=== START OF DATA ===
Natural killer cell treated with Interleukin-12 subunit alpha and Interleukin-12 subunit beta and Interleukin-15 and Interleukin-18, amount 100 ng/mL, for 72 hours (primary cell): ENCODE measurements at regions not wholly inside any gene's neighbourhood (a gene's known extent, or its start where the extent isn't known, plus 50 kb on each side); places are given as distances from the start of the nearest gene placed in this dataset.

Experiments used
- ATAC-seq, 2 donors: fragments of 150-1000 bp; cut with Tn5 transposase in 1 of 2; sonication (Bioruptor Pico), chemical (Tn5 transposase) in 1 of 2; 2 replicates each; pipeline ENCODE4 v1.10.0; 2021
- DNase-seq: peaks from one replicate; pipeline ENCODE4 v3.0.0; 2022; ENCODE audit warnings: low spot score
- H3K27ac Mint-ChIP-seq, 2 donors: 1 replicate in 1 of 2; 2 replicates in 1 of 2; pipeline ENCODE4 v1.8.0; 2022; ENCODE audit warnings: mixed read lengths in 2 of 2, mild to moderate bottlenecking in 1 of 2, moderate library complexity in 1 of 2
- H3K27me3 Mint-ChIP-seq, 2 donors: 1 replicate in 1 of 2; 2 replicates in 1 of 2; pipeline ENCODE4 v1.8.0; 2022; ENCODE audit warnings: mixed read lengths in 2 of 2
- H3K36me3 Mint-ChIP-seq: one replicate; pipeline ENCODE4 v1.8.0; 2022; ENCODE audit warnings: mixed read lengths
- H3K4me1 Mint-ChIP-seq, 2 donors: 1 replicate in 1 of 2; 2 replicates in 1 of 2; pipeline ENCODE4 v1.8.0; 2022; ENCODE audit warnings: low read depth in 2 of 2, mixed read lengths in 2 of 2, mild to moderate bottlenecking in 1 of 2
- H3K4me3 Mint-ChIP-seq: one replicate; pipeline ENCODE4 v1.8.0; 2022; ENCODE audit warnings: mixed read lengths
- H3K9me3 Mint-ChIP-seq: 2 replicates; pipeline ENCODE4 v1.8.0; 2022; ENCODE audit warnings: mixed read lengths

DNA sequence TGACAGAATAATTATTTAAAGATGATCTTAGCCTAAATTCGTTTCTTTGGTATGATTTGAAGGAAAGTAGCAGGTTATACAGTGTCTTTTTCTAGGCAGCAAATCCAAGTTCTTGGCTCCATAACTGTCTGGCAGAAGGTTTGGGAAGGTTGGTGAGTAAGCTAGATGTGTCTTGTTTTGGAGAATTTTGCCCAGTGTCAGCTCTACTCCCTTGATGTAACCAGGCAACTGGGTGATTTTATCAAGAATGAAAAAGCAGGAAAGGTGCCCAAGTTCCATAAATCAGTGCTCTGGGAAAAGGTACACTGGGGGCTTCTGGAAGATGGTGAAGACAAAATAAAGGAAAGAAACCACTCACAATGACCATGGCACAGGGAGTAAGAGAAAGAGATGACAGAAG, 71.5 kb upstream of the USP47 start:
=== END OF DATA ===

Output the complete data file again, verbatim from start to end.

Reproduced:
Natural killer cell treated with Interleukin-12 subunit alpha and Interleukin-12 subunit beta and Interleukin-15 and Interleukin-18, amount 100 ng/mL, for 72 hours (primary cell): ENCODE measurements at regions not wholly inside any gene's neighbourhood (a gene's known extent, or its start where the extent isn't known, plus 50 kb on each side); places are given as distances from the start of the nearest gene placed in this dataset.

Experiments used
- ATAC-seq, 2 donors: fragments of 150-1000 bp; cut with Tn5 transposase in 1 of 2; sonication (Bioruptor Pico), chemical (Tn5 transposase) in 1 of 2; 2 replicates each; pipeline ENCODE4 v1.10.0; 2021
- DNase-seq: peaks from one replicate; pipeline ENCODE4 v3.0.0; 2022; ENCODE audit warnings: low spot score
- H3K27ac Mint-ChIP-seq, 2 donors: 1 replicate in 1 of 2; 2 replicates in 1 of 2; pipeline ENCODE4 v1.8.0; 2022; ENCODE audit warnings: mixed read lengths in 2 of 2, mild to moderate bottlenecking in 1 of 2, moderate library complexity in 1 of 2
- H3K27me3 Mint-ChIP-seq, 2 donors: 1 replicate in 1 of 2; 2 replicates in 1 of 2; pipeline ENCODE4 v1.8.0; 2022; ENCODE audit warnings: mixed read lengths in 2 of 2
- H3K36me3 Mint-ChIP-seq: one replicate; pipeline ENCODE4 v1.8.0; 2022; ENCODE audit warnings: mixed read lengths
- H3K4me1 Mint-ChIP-seq, 2 donors: 1 replicate in 1 of 2; 2 replicates in 1 of 2; pipeline ENCODE4 v1.8.0; 2022; ENCODE audit warnings: low read depth in 2 of 2, mixed read lengths in 2 of 2, mild to moderate bottlenecking in 1 of 2
- H3K4me3 Mint-ChIP-seq: one replicate; pipeline ENCODE4 v1.8.0; 2022; ENCODE audit warnings: mixed read lengths
- H3K9me3 Mint-ChIP-seq: 2 replicates; pipeline ENCODE4 v1.8.0; 2022; ENCODE audit warnings: mixed read lengths

DNA sequence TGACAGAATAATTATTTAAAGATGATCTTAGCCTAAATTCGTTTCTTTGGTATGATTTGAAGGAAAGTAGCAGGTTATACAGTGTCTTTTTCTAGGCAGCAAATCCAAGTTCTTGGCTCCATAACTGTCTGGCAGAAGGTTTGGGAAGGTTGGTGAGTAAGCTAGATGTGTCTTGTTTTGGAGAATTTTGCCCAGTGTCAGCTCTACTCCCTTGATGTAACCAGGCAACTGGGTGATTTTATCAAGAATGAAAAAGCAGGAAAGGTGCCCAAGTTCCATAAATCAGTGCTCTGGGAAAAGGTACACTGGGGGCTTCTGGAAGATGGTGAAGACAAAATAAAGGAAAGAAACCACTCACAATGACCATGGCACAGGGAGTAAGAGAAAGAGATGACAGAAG, 71.5 kb upstream of the USP47 start: